phate and diamyl phthalate to which has’ been
Parts
_
»
added at least one tenth part of mineral oil.‘
10
'7. A coating composition comprising one part
Ester gum or other resin___'__v _____________ _.
5
Chlorinated rubber __e ___________________ .._
3
of cellulose derivative material of the class con
Mineral 01]
2
sisting of esters and ethers, ‘at least onei’ourth
part of chlorinated-rubbeig'at least one half part
>
-
.
Plasticizer such as tricresyl phosphate_____ __
6
Para?ine wax (of relatively high melting
point)
'
2
‘
of ester gum and at least one half part of plas
ticizer of the class consisting of tricresyl phos- ,
phate and diamyl phthalate to which has been
One well-known commercial form of soluble
rubber compound which may be used in these
. formulae is the chlorinated rubber sold under the
-70 name of tornesit. Where it _is desired that the
coating-be one which will soften with heat, for
example for use in coating wrappers which are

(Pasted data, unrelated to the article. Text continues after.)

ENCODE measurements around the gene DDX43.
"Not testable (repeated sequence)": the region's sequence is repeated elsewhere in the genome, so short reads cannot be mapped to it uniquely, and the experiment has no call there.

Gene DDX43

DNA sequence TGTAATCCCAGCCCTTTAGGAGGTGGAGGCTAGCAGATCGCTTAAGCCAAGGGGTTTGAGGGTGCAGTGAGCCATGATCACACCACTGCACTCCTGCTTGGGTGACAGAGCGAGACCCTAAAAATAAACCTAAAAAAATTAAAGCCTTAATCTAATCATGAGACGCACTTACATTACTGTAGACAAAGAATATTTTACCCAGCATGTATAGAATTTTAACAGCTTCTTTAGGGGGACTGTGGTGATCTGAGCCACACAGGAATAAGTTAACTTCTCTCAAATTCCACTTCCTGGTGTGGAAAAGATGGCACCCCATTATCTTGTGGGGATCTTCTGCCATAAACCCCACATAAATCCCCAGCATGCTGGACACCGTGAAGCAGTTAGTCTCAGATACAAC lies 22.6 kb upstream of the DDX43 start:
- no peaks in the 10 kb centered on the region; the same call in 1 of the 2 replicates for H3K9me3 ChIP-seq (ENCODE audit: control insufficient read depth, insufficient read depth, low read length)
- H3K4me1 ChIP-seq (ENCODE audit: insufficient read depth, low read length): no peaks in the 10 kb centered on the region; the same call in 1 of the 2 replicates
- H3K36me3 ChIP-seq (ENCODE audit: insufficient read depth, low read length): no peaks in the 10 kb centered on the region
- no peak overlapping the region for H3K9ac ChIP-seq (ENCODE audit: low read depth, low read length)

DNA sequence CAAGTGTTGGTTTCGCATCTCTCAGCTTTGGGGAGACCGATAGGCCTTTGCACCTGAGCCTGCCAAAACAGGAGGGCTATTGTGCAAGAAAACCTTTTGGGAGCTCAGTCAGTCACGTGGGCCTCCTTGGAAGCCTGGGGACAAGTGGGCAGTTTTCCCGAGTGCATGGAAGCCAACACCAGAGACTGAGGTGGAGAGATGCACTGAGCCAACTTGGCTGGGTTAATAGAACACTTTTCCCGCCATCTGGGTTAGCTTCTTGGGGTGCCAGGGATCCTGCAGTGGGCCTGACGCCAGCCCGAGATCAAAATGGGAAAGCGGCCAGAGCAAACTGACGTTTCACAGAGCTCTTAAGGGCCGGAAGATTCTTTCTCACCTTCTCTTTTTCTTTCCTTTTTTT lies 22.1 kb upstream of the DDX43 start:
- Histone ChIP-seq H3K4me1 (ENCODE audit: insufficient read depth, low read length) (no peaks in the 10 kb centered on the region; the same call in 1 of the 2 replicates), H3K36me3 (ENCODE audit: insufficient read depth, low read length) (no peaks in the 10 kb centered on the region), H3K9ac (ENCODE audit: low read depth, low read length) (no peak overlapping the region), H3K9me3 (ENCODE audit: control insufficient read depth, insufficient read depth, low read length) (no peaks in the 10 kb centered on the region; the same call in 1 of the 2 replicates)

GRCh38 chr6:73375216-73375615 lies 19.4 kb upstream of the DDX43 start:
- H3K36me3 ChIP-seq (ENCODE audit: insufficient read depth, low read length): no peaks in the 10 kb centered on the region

soya bean oil.
.76 para?ine wax, instead of chlorinated rubber I
ticizer of the class consisting of tricresyl phos- *
added not more than one part blown oil‘ 01' the
class consisting of linseed oil and wood oil and
‘
,8. A coating composition comprising one part
of cellulose derivative material of‘ the class con
sisting of esters and ethers, at least one fourth
to be sealed by heating in the manner now com- '
part of chlorinated rubber, at least one half part
mon with wrappers heavily‘ vimpregnated 'with of ester gum and at least one half part of plas
l
55 I
v,
2,000,140.
3
11. A coating composition comprising thirteen
phate and dismyl phthalate to which has been.
added not less than one tenth part of para?ine parts cellulose ester, three parts chlorinated rub
wax.
her, ?ve parts ester gum and eight parts tricre
.
9. A coating composition comprising two parts
5 chlorinated rubber and one part ester gum and
at least one part piesticizer of the class consist
- m phosphate.
12. ,A coating composition comprising eight
parts chlorinated rubber, ?ve parts tricresyl phos
ing of tricreayl phosphate and- diamyl phthalate.
10. A coating composition comprising eight
phate, four parts ester gum to which has been ,
parts chlorinated rubber, ?ve pert: tricresyl
eral oil.
i0 phosphote, four parts ester gum.-
-
added two parts paramne 'wax and one part min
JOHN D. MURRAY.
10